He’s still wearing that backward baseball hat, and he looks like the cool jock from high school all grown up. I try not to be intimidated. I give him what I can only hope is a serious, no-nonsense glare. My hands go to my hips. My elbows bow out. It’s a power pose, it’s Wonder Woman, and I’m nailing it.
“I’d like to propose an alternate living arrangement.” His brown eyes try to sear through me. Still, I continue. “I passed a bunch of decent rooms on my way up here. There’s a bedroom down the hall—”
“None of the rooms in this house are available to you. I’m not running a bed and breakfast.”
Obviously. If he were, it would be called Bad Manners Manor, and the one-star Yelp reviews would read, Surly owner scares would-be guests away.
“Don’t worry, I’m sure you’ll be able to rent a better place after your first paycheck—if you make it that long.”
“Fine. When exactly is payday?”
He leans back in his chair and rubs the scruff along his jaw. “Payroll went out last Friday, so you’ll get your first paycheck two weeks from now, just like everyone else.”
Two weeks? I won’t last that long. I have one pair of underwear.
“I could really use an advance.”
I say this very calmly, like I’ve seen in movies, and I think he will respond in turn. He doesn’t.
“That’s too bad.”
He really laughs at that, cracks up like I’m the stupidest person he’s ever encountered. His laughter makes me feel a little sick, and my hands form little fists by my sides. If we were closer, I think I’d swing and try to give him a black eye, just to see how it’d feel. He’s at least twice my size, but I’m scrappy. He’d never see it coming.
“Why do you need the money? A new purse?”
The accusation wraps around my heart like talons and it pops like a balloon, deflating any courage I had left. God, he thinks so little of me. He thinks I’d subject myself to this humiliation for something as frivolous as a new purse?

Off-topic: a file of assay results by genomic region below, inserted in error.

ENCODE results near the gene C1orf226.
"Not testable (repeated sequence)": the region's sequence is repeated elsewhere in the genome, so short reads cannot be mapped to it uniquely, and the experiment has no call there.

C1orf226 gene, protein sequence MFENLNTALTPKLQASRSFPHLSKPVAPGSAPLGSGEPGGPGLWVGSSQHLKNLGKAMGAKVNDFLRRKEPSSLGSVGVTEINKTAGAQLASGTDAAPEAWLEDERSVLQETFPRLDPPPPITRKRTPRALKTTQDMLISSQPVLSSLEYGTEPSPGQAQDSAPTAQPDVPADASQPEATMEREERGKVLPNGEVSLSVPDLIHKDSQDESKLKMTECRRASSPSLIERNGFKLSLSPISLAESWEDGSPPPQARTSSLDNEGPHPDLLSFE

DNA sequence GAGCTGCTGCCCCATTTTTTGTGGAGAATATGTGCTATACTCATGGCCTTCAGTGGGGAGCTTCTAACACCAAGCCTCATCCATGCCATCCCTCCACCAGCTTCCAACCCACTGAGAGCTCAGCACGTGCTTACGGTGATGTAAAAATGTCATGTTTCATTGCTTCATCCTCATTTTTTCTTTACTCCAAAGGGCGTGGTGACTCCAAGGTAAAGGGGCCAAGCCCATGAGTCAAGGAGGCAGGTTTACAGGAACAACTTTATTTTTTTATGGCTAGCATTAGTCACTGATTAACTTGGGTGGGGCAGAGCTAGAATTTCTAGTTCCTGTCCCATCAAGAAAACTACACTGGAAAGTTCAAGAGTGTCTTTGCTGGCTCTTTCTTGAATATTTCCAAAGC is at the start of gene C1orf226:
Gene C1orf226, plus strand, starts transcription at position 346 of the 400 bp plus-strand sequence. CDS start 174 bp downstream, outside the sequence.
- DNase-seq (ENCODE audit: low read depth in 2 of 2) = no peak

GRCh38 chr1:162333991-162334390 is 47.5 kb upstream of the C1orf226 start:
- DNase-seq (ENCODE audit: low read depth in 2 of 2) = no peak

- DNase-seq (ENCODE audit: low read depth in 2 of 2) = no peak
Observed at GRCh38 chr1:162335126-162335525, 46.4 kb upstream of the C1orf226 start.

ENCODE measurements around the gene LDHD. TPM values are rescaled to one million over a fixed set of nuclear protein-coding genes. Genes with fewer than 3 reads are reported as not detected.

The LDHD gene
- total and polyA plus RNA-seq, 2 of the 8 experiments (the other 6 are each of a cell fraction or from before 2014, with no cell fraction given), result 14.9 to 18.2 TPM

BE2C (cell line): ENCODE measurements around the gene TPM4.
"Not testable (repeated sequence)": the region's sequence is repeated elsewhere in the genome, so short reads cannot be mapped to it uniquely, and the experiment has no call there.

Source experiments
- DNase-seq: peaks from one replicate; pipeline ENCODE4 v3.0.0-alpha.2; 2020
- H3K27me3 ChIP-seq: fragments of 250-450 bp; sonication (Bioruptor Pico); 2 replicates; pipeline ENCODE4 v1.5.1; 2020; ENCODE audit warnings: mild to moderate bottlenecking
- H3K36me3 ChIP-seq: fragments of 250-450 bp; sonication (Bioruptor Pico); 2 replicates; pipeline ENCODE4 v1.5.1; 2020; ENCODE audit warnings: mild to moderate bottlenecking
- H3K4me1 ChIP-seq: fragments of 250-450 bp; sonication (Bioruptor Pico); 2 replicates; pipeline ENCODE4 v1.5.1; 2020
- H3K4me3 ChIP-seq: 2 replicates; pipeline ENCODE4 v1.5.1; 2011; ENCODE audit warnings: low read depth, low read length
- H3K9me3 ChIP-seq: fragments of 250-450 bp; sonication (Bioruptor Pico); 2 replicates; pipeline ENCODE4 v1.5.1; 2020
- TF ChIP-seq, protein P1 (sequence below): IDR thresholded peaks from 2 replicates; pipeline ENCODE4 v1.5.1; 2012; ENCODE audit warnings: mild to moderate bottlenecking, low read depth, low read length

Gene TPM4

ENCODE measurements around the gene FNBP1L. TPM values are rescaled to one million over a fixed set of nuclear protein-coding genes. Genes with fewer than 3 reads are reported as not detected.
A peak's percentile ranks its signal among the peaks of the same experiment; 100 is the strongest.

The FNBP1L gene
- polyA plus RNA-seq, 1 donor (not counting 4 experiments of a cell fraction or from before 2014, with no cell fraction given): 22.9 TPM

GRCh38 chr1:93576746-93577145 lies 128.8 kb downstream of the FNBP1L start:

I should tell him the truth, that I want the money so I can go into town and buy some essentials: a new pillow and a clean blanket. I need a pair of tennis shoes because my loafers have rubbed my feet raw. I have no clothes, nothing to change into. I am utterly destitute, and completely at his mercy. I came to Texas hoping to find some comfort from my sister and instead I found him—the rudest, most inconsiderate man west of the Mississippi.
I open my mouth, prepared to pour everything out, to make him feel terrible for the things he’s said to me, but I quickly realize I can’t. As soon as I speak, I’ll sob. I’m one of those people who inexplicably cries when angry. It’s annoying. Any time I want to shout at someone, it comes out as a teary mess. Anger and sadness comingle in my brain, no hope of harnessing one without the other. I won’t give him the satisfaction of seeing me cry; therefore, I have no choice.
Without another word, I turn on my heel and walk out of his office, slamming the door behind me. It’s a strange thing to do considering we were in the middle of a conversation. I’ve just given him more reason to think I’m insane, but at least I still have my pride. Do people with a single pair of underwear have pride?
I limp away on my blistered feet, repeating a short mantra over and over in my head: Don’t cry, don’t cry, don’t cry.
Amazingly, my brain listens. I don’t shed a single tear as I make my way downstairs, through the kitchen, and into the laundry room that leads to the back door. I’m so laser-focused on making it out that I miss the bags piled up beside the doorframe until I trip over one of them. I’ve apparently met my quota of embarrassing moments for the day, because the universe saves me from face-planting completely. I catch myself and check over my shoulder to make sure there was no audience for my little stumble—the coast is clear. I turn back for the door, prepared to whip it open and make my escape, but then I look down.
The trash bags aren’t filled with garbage—they’re filled with clothes, clothes that are undoubtedly waiting to be loaded up and taken to Goodwill for donation. I know this because there’s a little sticky note on one of them that says, DONATION! TAKE WHAT YOU WANT!